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Every Wi-Fi connection is potentially vulnerable to an unprecedented security flaw that allows hackers to snoop on internet traffic, researchers have revealed.
The vulnerability is the first to be found in the modern encryption techniques that have been used to secure Wi-Fi networks for the last 14 years.
In theory, it allows an attacker within range of a Wi-Fi network to inject computer viruses into internet networks, and read communications like passwords, credit card numbers and photos sent over the internet.
The so-called “Krack” attack has been described as a “fundamental flaw” in wireless security techniques by experts. Apple, Android and Windows software are all susceptible to some version of the vulnerability, which is not fixed by changing Wi-Fi passwords. Tech companies have issued or are developing updates to fix it.
“It seems to affect all Wi-Fi networks, it’s a fundamental flaw in the underlying protocol, even if you’ve done everything right [your security] is broken,” said Alan Woodward of the University of Surrey’s Centre for Cyber Security.
“[It means] you can’t trust your network, you can’t assume that what’s going between your PC and router is secure.”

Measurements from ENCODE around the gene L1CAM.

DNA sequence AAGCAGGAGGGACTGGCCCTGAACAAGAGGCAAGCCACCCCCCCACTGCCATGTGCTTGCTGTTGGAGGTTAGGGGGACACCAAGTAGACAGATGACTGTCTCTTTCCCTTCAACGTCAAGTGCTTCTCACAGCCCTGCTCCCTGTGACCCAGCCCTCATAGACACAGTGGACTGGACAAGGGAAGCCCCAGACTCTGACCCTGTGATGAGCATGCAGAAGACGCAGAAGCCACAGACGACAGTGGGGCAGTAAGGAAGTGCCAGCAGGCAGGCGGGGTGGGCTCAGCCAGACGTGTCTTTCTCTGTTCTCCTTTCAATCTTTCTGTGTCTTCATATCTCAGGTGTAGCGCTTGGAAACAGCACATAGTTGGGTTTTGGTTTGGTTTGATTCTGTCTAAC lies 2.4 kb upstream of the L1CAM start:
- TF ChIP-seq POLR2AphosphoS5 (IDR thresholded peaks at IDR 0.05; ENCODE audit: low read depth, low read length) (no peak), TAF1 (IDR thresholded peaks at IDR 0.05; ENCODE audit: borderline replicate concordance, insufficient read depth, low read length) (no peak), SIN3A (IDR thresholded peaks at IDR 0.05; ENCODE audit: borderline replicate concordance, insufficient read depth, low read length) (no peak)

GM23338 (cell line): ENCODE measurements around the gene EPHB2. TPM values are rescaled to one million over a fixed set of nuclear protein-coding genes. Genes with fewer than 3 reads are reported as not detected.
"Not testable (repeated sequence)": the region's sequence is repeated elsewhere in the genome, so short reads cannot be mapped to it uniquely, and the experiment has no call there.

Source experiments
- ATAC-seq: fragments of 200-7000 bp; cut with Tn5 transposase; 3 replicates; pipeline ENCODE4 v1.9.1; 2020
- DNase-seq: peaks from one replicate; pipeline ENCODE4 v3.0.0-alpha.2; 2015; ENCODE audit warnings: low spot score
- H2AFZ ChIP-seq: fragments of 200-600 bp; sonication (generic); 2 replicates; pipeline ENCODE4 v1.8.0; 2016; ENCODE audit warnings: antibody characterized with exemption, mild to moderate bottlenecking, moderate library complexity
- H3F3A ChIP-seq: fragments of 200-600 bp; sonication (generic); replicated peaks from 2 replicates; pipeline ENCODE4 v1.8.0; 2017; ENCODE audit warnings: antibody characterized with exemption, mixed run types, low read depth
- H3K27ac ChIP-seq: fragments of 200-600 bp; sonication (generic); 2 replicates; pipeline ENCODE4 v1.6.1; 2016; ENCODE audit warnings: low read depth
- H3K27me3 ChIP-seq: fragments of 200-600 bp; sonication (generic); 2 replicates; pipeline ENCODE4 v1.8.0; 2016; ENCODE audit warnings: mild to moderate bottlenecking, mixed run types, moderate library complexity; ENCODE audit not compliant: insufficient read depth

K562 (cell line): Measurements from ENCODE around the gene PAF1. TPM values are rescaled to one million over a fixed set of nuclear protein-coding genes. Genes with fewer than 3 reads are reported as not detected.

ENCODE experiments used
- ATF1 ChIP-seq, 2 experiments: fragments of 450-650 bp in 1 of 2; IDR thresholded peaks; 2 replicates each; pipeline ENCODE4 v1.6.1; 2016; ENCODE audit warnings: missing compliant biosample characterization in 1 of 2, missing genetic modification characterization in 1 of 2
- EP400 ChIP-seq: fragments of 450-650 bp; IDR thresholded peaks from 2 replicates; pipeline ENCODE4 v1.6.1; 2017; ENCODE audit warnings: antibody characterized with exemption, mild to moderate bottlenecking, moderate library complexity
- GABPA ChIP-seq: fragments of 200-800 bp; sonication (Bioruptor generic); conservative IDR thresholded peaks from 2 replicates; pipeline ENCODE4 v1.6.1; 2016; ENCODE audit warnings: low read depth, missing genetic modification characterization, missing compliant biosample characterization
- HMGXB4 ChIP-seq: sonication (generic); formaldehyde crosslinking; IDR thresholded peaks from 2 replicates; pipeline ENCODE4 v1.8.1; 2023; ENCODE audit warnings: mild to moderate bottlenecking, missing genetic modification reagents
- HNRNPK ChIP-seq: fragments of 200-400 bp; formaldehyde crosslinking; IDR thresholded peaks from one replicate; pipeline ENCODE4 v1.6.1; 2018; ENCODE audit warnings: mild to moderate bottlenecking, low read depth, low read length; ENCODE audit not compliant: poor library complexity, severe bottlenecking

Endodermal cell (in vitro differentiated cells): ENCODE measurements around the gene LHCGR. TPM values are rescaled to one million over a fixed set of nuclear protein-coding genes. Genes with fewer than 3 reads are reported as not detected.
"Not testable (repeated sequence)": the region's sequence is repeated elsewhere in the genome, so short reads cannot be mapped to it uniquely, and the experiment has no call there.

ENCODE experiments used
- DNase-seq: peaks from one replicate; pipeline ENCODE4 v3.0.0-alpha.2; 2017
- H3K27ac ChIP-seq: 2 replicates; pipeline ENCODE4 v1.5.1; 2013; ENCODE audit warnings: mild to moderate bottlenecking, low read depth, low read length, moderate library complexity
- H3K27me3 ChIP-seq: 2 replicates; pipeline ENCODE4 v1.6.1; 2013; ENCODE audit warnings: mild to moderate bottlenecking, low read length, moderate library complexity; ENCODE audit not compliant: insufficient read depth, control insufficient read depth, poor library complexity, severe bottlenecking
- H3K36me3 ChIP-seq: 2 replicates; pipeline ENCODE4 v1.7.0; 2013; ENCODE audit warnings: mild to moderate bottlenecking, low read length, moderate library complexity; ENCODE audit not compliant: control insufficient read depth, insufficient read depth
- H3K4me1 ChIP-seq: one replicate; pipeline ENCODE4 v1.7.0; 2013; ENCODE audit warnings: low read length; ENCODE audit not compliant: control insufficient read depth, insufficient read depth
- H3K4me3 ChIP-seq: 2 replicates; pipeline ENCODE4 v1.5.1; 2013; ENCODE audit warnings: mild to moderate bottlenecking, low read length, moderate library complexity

Most modern Wi-Fi networks have their traffic encrypted by a protocol known as WPA or WPA-2, which has existed since 2003 and until now has never been broken. This protects data as it travels from a computer or smartphone to a router, stopping hackers and spies from monitoring networks or injecting malicious code into the transfer.
Connecting to a secure network involves a four-way “handshake” between a device and a router to ensure that nobody else can decrypt the traffic. Researcher Mathy Vanhoef of the University of Leuven in Belgium found a way to install a new “key” used to encrypt the communications onto the network, allowing a hacker to gain access to the data. This could involve passwords, credit card numbers, photos and messages sent over a network to be stolen, or cyber attacks to be inserted into the traffic.
The attack cannot be carried out remotely, an attacker would have to be in range of a Wi-Fi network to carry it out. It would also not work on secured websites - those that use https at the start of their web address instead of http.
Prof Woodward said that the only way to fix the flaw would be to manually replace or patch every router in people’s homes. He said that while the attack was not technically easy, tools would soon spring up allowing criminals to carry out the attack.